Qantas Tests Boeing 737 Upgrade to Load More, Bigger Baggag

17th Jul 2012

All Boeing 737-800 planes of Qantas will soon get load more carry-on bags or even bags bigger than the current maximum size allowed by most airlines today.

Qantas will embark on the retrofitting project, dubbed Project Amber, on its Boeing 737 jets starting in the last quarter of this year (2012). Heath Tecna is tasked to develop and install the retrofit system which is seen as a boost to the capacity of the aircraft's overhead storage by up to 40 percent from its current load capacity.

The 'shelf bin' design has been a standard for years in most Boeing 737 and 757 planes. The current design will soon give way to Project Amber retrofit system which will increase the load factor of its overhead storage bins.

The new system is said to be easily installed for upgrade into Boeing's next-generation aircraft, the 737-800, as they have been already fitted with the Boeing Sky Interior.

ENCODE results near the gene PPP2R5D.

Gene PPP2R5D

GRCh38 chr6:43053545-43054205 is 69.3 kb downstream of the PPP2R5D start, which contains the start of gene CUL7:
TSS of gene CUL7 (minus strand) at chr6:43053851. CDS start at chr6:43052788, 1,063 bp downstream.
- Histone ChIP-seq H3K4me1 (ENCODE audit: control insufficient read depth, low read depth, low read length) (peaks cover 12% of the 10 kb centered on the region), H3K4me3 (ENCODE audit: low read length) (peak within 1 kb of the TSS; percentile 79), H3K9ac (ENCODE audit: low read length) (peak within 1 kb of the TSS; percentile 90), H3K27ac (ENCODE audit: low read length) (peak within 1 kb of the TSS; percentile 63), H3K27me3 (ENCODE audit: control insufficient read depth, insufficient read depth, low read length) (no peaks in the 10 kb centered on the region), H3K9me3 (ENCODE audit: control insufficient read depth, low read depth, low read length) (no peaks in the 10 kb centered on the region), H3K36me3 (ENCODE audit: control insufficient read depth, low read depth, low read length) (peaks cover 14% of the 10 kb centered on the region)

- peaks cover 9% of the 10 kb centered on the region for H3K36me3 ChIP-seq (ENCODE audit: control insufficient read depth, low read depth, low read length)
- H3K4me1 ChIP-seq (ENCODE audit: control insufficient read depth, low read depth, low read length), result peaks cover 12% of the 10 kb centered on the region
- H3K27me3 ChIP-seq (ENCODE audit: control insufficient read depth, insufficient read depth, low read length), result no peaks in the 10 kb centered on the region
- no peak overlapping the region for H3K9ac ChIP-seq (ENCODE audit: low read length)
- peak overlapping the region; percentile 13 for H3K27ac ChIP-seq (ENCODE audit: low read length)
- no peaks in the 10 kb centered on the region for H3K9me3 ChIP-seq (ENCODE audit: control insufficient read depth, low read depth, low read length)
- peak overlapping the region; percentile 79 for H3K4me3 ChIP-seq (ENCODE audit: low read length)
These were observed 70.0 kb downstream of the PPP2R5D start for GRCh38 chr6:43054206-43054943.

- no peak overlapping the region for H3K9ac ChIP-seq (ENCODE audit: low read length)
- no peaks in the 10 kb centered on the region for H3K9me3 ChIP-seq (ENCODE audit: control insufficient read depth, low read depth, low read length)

According to Heath Tecna, the modern retrofit system is capable of holding bigger baggage size than the current industry standard aside from providing more space to hold more cargo per cabin than the Boeing Sky Interior bins. The pivot bins will increase the holding capacity of the cabin storage of up to 42 more stroller bags.

In addition to the conventional storage capability, Project Amber also allows stowing of up to seven roller bags transversely on their sides each 80-inch module provided. The increased capacity provided by the state-of-the-art pivot bin system is possible due to its unique pairing of odd-size bins.

The stylish twin-bin system also allows bins at full capacity to shut easily while offering more space directly above the passengers.

According to CEO Lyell Strambi for Qantas Domestic operations, the airline is the first in the world to try the new system which will soon become a new standard.